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TOPIC: Earths Formation


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The history of planet Earth is a fascinating story, involving catastrophic collisions with other small planets and a veritable plethora of asteroid impacts. The prevailing theory about the formation of the moon is called the giant impact hypothesis: the theory goes that a Mars-sized object, known as Theia, crashed in to the young Earth. What left was Earth, and its moon.
A new computer model suggests, however, that the Moon may not have been the only reminder of that big collision. Jack J. Lissauera of the Space Science and Astrobiology Division, NASA Ames Research Centre, and John E. Chambers of the Department of Terrestrial Magnetism, Carnegie Institution of Washington, have suggested that moonlets called Trojans may have been left behind in the collision.


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Theia
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NASA's twin STEREO probes are entering a mysterious region of space to look for remains of an ancient planet which once orbited the Sun not far from Earth. If they find anything, it could solve a major puzzle--the origin of the Moon.

"The name of the planet is Theia. It's a hypothetical world. We've never actually seen it, but some researchers believe it existed 4.5 billion years ago - and that it collided with Earth to form the Moon" - Mike Kaiser, STEREO project scientist at the Goddard Space Flight Centre.

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Les isotopes du fer, nouveaux traceurs de la genèse de la Terre
Les isotopes du fer peuvent-ils servir de traceur pour élucider certains aspects de la genèse de la Terre, de la Lune et d'autres planètes telluriques, dont Mars, notamment, qui présentent toutes les trois un fer de caractéristiques différentes?
Pour répondre à cette question, des chercheurs du Laboratoire d'étude des Mécanismes de Transfert en Géologie (CNRS-INSU, Université de Toulouse), du Laboratoire de Structure et Propriétés de l'Etat Solide, (CNRS, Université de Lille), de l'Institution Carnegie à Washington et de l'Université Macquarie à Sydney ont analysé les compositions isotopiques du fer de phases métalliques et silicatées synthétisées à l'équilibre dans des conditions de haute pression et haute température, reproduisant celles de l'océan de magma qui aurait précédé l'apparition du noyau terrestre.
Dans les conditions de leurs expériences, on n'observe pas de fractionnement isotopique lié à l'apparition de deux phases métal et silicate. Ceci implique que les différences observées entre les planètes résultent plus de la manière dont les planètes se sont formées, que de leur différenciation.

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The history of planet Earth is a fascinating story, involving catastrophic collisions with other small planets and a veritable plethora of asteroid impacts. The prevailing theory about the formation of the moon is called the giant impact hypothesis: the theory goes that a Mars-sized object, known as Theia, crashed in to the young Earth. What was left was Earth, and its moon.
A new computer model suggests, however, that the Moon may not have been the only reminder of that big collision. Jack J. Lissauera of the Space Science and Astrobiology Division, NASA Ames Research Centre, and John E. Chambers of the Department of Terrestrial Magnetism, Carnegie Institution of Washington, have suggested that moonlets called Trojans may have been left behind in the collision.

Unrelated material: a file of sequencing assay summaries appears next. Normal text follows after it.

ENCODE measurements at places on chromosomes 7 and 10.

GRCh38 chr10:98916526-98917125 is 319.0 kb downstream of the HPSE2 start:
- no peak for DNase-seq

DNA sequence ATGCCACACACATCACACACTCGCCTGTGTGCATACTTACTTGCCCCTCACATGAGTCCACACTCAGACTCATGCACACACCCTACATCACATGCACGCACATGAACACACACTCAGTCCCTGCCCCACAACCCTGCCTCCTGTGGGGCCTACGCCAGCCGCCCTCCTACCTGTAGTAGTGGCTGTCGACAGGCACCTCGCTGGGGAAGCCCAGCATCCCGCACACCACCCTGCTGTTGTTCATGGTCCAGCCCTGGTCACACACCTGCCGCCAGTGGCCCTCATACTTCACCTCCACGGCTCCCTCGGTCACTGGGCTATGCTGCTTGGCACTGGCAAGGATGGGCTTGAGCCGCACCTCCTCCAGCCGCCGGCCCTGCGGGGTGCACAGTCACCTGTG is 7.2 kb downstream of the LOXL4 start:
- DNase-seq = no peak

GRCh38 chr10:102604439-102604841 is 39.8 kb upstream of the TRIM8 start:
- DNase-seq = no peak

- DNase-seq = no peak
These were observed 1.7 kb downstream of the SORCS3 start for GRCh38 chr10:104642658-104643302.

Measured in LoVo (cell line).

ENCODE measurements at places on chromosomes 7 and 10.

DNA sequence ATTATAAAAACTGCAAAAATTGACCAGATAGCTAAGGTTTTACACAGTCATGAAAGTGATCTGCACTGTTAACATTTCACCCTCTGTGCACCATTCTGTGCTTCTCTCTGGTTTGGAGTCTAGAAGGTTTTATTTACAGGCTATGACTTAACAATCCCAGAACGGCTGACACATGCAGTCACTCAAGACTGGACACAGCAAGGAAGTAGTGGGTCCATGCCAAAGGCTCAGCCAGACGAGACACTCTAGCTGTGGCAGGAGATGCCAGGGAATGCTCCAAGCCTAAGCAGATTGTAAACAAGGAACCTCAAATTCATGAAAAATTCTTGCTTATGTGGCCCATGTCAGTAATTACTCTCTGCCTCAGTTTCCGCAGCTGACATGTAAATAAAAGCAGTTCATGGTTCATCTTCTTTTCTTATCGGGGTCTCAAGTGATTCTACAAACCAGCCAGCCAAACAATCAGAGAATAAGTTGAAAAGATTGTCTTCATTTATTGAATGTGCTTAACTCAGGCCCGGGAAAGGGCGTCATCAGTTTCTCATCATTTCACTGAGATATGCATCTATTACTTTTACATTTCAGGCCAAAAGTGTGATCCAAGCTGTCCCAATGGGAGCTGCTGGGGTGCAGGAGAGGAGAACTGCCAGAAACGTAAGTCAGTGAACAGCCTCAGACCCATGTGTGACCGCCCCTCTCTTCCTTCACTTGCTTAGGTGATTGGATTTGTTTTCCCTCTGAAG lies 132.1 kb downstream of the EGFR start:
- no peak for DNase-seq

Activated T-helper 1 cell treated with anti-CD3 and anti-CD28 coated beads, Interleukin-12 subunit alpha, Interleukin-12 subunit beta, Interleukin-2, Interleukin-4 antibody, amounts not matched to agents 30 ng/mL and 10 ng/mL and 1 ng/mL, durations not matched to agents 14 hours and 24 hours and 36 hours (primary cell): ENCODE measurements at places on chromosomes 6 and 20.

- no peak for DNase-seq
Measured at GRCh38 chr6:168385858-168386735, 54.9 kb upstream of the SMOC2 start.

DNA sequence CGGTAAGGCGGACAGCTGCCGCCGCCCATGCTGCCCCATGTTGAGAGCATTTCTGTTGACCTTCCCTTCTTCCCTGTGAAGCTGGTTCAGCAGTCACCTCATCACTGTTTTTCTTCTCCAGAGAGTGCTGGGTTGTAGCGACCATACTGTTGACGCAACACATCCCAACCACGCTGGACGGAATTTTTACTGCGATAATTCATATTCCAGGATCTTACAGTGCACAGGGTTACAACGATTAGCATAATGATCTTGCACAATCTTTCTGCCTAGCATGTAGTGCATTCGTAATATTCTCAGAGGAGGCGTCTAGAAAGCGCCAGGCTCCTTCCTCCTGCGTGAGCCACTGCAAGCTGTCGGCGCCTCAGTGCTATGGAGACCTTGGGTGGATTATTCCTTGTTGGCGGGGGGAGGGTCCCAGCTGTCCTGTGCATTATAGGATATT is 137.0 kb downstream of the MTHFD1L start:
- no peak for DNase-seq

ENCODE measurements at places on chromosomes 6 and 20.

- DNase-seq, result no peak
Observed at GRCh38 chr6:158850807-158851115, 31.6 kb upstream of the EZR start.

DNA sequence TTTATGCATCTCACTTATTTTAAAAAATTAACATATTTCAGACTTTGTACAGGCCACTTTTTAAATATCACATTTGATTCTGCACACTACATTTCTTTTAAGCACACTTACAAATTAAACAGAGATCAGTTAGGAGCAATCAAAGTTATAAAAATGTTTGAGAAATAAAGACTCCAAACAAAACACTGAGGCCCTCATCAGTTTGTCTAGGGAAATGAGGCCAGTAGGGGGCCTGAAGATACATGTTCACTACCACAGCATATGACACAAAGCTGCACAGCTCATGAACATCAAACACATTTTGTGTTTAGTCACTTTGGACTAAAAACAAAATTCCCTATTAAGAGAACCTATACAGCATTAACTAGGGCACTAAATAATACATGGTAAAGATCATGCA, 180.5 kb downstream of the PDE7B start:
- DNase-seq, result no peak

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Earth's crust
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The continuous overturning, melting and re-casting of Earth's crust over the eons may have started with a massive asteroid impact in Earth's infancy, suggests one geologist.
The unusual and iconoclastic hypothesis, if true, could help point the way to how and why plate tectonics did or did not get started on other worlds in our solar system and beyond. That's important because one of the critical ingredients of life on Earth is a constantly recycling crust.

"Everyone argues about when (plate tectonics) starts, but never asks about outside processes" - geologist Vicki Hansen of the University of Minnesota at Duluth.

Hansen had spent years studying Venus when it occurred to her there was a blind spot in the thinking of Earth-focused geological research: The role of impacts in a once asteroid-thick early solar system.

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A team of scientists from NASA's Johnson Space Center (JSC) and the Lunar and Planetary Institute (LPI), both in Houston, and the University of California, Davis (UCD) has found that terrestrial planets such as the Earth and Mars may have remained molten in their early histories for tens of millions of years. The findings indicate that the two planets cooled slower than scientists thought and a mechanism to keep the planet interiors warm is required.
These new data reveal that the early histories of the inner planets in the solar system are complex and involve processes no longer observed. Evidence of these processes has been preserved in Mars, while it has been erased in Earth. So Mars is probably the best opportunity to understand how Earth formed.
Vinciane Debaille (LPI), Alan Brandon (JSC), Qing-zhu Yin and Ben Jacobsen (UCD) present these new findings in a paper published in the Nov. 22 issue of Nature.
Scientists think that early crust formation alone cannot account for the slow cooling magma ocean seen in large planets. This new evidence instead implies that Mars, at one time, had a primitive atmosphere that acted as the insulator.

The primitive atmosphere was composed mostly of hydrogen left over from accretion into a rocky planet, but was removed, probably by impacts, about 100 million years after the planet formed - Vinciane Debaille.

Debaille and her colleagues performed precise measurements of neodymium isotope compositions of nine rare Martian meteorites called shergottites using mass spectrometers at JSC and UCD. Shergottites, named after the first-identified meteorite specimen that fell at Shergotty, India, in 1865, are a group of related meteorites from Mars composed primarily of pyroxene and feldspar.
The scientists examined shergottites because their large range in chemical compositions is thought to be a fingerprint of the formation of their deep sources very early in the history of Mars.